Kat Boogaard

Dear Kat: How to Navigate Office Happy Hours

Blog Post created by Kat Boogaard on Nov 18, 2016

Oh, the office happy hour. It can be a real double-edged sword, can’t it? On one hand, it seems like a great way to bond and get to know your colleagues outside of the four walls of your office.


But, on the other hand, you’re a little nervous about how to interact outside of a professional setting. What should you talk about? Is it considered a faux pas to actually kick back and have a few drinks? How professional do you need to keep things?


Yes, these are questions that everybody has before packing up for the day and heading to a happy hour with their co-workers—and that makes today’s “Dear Kat” question an incredibly important one:


Dear Kat, my co-workers often head out for after-work happy hours. But, up until now, I’ve always had some sort of excuse for why I can’t go. Are these something I should be attending? And, if so, do you have any tips for being both friendly and professional in this sort of setting?


This is an awesome question, and one that I know plenty of professionals can relate to. So, let’s get started with the first part of this question first.

Should you go to your office happy hour?

Here’s the short answer: Absolutely, yes!


I know that it can feel somewhat uncomfortable to interact with your colleagues in a more social setting like a bar—particularly if you’re the newbie in the office or have never crossed paths outside of working hours. However, attending these social functions with your teammates is a great way to strengthen your bonds and better get to know one another.


Don’t look at this as a test of your professionalism and polish. Instead, view it as a time when you and your co-workers can kick back and enjoy some friendly conversation. That perspective alone will take some of the pressure off your shoulders.


Alright, so now that you know that you should absolutely join in on those after-work beverages and appetizers, it’s time to cover a few tips to conduct yourself in a respectful, professional manner (spoiler alert: endless rounds of tequila shots aren’t involved).


1. Limit Your Drinking

You had to know this was going to appear on the list of etiquette tips for office happy hours, so we might as well tackle this one first.


Yes, heading out for a couple of drinks with your colleagues is totally acceptable—and you absolutely can enjoy a beverage or two. You’re a grown, responsible adult. However, the emphasis should be on a couple of drinks.


Blowing off some steam when the work day has ended doesn’t automatically give you permission to become sloppy or swing from the chandeliers. So, when in doubt, limit yourself to a maximum of two drinks.


That’s a safe amount that will allow you to participate and unwind, without running the risk of becoming belligerent. You definitely don’t want to be the subject of all of the inevitable office gossip the next day.

2. Avoid the Office Cliques

If you’ve ever attended an office happy hour before, you know that people tend to split up in their own little groups. And, more often than not, those groups tend to be the very same people they interact with day in and day out.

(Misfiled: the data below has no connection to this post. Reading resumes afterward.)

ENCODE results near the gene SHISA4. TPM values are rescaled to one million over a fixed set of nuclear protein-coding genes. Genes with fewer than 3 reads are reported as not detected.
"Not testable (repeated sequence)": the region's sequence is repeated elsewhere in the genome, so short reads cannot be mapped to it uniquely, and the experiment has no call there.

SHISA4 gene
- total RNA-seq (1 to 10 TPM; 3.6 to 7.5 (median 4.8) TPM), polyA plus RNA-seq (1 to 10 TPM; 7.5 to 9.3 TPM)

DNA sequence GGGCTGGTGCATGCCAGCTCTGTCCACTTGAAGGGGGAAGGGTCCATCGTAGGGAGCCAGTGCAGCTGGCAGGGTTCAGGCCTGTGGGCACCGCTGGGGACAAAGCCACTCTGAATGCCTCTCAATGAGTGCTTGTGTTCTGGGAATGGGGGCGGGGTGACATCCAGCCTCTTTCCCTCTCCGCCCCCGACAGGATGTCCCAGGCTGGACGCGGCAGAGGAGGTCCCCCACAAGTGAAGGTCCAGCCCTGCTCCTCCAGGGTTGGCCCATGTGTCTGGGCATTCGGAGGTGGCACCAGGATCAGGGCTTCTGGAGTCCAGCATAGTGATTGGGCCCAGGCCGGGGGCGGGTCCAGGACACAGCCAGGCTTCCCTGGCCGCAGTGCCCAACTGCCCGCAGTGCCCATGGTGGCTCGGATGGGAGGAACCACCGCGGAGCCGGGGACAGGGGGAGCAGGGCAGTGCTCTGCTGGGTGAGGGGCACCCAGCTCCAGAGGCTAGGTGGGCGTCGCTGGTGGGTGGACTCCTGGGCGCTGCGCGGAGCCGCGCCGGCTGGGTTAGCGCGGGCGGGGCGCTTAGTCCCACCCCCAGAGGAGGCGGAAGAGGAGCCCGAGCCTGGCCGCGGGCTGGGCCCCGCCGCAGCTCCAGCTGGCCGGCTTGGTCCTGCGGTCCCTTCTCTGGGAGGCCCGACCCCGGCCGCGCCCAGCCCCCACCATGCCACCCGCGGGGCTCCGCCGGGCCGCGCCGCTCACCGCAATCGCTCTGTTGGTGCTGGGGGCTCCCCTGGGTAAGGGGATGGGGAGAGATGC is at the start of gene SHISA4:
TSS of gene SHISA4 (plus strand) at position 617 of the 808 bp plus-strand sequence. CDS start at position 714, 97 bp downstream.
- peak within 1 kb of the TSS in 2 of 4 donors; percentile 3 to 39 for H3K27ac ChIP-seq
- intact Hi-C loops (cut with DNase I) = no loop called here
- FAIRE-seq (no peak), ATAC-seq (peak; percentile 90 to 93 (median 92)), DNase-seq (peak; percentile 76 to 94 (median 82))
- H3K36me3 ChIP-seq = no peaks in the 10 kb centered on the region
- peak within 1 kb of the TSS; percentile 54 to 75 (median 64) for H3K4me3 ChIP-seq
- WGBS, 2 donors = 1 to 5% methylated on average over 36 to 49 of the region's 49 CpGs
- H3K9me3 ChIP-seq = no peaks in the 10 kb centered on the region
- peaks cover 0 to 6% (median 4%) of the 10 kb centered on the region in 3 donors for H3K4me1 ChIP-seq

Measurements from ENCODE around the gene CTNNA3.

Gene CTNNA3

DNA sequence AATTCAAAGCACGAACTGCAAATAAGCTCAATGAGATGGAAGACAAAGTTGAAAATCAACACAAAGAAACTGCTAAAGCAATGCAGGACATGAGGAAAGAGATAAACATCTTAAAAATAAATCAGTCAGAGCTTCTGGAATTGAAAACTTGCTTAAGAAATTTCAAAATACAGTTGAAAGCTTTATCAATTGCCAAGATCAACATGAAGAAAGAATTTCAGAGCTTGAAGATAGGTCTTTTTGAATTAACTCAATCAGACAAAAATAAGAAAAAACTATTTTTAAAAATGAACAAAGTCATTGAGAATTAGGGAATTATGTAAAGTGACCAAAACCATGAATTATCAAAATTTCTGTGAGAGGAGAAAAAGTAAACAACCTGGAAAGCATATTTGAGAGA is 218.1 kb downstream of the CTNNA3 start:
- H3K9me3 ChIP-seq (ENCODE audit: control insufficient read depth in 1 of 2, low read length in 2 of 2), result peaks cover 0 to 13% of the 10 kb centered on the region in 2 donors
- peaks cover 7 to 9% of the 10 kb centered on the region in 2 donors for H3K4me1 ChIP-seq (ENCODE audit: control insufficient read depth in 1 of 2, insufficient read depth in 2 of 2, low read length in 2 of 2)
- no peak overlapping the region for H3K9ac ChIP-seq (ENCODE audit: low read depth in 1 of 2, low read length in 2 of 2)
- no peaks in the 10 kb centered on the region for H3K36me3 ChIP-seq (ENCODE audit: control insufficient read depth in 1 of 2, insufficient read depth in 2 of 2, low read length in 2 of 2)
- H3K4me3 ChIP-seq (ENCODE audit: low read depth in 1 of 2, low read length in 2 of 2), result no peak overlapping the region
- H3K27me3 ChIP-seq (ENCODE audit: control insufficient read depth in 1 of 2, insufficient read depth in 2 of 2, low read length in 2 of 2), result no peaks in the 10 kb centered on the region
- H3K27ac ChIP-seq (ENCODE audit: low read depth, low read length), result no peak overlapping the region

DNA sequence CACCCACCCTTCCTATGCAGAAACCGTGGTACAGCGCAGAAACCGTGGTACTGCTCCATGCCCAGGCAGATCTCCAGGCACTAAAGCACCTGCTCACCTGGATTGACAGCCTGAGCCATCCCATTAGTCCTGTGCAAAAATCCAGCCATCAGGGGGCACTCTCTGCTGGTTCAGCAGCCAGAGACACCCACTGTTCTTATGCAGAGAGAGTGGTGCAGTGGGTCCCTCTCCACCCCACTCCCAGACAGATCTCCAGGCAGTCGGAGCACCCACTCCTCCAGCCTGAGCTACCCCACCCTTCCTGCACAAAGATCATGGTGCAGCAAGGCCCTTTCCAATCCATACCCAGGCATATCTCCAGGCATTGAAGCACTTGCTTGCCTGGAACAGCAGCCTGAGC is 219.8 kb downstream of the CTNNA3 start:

As tough as it might be to go against the grain, remember that you’re not here to mingle with the people you work with on a constant basis and already know like the back of your hand. Make it your goal to strike up conversations with the people you don’t know quite as well.


Doing so will require a little bit of venturing outside your comfort zone. But, it’ll help you to form relationships with people that you might’ve only passed in the hallway previously. And, that’s one of the key benefits of participating in these social activities—to get to know other people from your office!


3. Skip the Work Talk

When people head straight from the office to a bar or restaurant, there’s bound to be at least a little bit of work chatter. And, the short complaint about a complicated project or an overwhelming workload is totally alright—it’s expected.


However, remember that this is your chance to get to know your colleagues outside of work. So, you don’t want all of the conversations to center around how the office printer can’t manage to print a single page without jamming.


Instead, make it your goal to chat about things that don’t have anything to do with work. Find out more about people’s families, or their hobbies and interests outside of the office. It’ll give you a much better understanding of the people you work with, and maybe even help you find a common passion that you both share!

4. Don’t Be Cheap

Is there anything worse than that person who shows up at the happy hour and refuses to buy a round of drinks when it’s her turn or argues over that extra dollar she owes for a tip? Well, not really.


Listen, I’m all for being financially responsible and conscious of your spending. However, you don’t want to be the cheapskate who lets everybody else buy drinks and then shows up with waters and a basket of the free bar popcorn when it’s her turn to foot the bill.


If you’re heading out with your co-workers, recognize the fact that it won’t be free—and you might even wind up buying a drink or two for someone else. It’s part of the process.


Work happy hours can be a great way to strengthen your relationships with the people you work with—as long as you conduct yourself appropriately. So, go ahead and grab a round of drinks with your co-workers! Just remember these four key tips when you do so.